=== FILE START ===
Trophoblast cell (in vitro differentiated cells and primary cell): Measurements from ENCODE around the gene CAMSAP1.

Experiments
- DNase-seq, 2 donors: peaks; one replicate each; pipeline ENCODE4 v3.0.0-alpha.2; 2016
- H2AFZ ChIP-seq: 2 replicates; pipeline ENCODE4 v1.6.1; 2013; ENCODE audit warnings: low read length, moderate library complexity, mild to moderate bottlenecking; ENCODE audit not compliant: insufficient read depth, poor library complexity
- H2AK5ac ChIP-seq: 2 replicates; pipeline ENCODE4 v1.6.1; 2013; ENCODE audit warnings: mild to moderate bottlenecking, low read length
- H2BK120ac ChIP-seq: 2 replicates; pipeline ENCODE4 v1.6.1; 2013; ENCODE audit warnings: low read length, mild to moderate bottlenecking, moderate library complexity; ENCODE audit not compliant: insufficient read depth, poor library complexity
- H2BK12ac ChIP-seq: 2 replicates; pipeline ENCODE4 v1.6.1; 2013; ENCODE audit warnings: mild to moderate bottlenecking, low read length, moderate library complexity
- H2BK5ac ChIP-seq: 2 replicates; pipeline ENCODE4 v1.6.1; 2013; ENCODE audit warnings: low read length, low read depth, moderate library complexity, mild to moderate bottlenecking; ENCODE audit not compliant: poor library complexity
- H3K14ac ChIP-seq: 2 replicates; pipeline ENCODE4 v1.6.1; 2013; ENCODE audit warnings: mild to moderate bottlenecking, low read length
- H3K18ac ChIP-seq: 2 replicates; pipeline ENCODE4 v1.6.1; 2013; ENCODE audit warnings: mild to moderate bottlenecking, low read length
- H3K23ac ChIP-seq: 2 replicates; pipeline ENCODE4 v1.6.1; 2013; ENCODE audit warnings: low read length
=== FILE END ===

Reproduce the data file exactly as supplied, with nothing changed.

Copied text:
Trophoblast cell (in vitro differentiated cells and primary cell): Measurements from ENCODE around the gene CAMSAP1.

Experiments
- DNase-seq, 2 donors: peaks; one replicate each; pipeline ENCODE4 v3.0.0-alpha.2; 2016
- H2AFZ ChIP-seq: 2 replicates; pipeline ENCODE4 v1.6.1; 2013; ENCODE audit warnings: low read length, moderate library complexity, mild to moderate bottlenecking; ENCODE audit not compliant: insufficient read depth, poor library complexity
- H2AK5ac ChIP-seq: 2 replicates; pipeline ENCODE4 v1.6.1; 2013; ENCODE audit warnings: mild to moderate bottlenecking, low read length
- H2BK120ac ChIP-seq: 2 replicates; pipeline ENCODE4 v1.6.1; 2013; ENCODE audit warnings: low read length, mild to moderate bottlenecking, moderate library complexity; ENCODE audit not compliant: insufficient read depth, poor library complexity
- H2BK12ac ChIP-seq: 2 replicates; pipeline ENCODE4 v1.6.1; 2013; ENCODE audit warnings: mild to moderate bottlenecking, low read length, moderate library complexity
- H2BK5ac ChIP-seq: 2 replicates; pipeline ENCODE4 v1.6.1; 2013; ENCODE audit warnings: low read length, low read depth, moderate library complexity, mild to moderate bottlenecking; ENCODE audit not compliant: poor library complexity
- H3K14ac ChIP-seq: 2 replicates; pipeline ENCODE4 v1.6.1; 2013; ENCODE audit warnings: mild to moderate bottlenecking, low read length
- H3K18ac ChIP-seq: 2 replicates; pipeline ENCODE4 v1.6.1; 2013; ENCODE audit warnings: mild to moderate bottlenecking, low read length
- H3K23ac ChIP-seq: 2 replicates; pipeline ENCODE4 v1.6.1; 2013; ENCODE audit warnings: low read length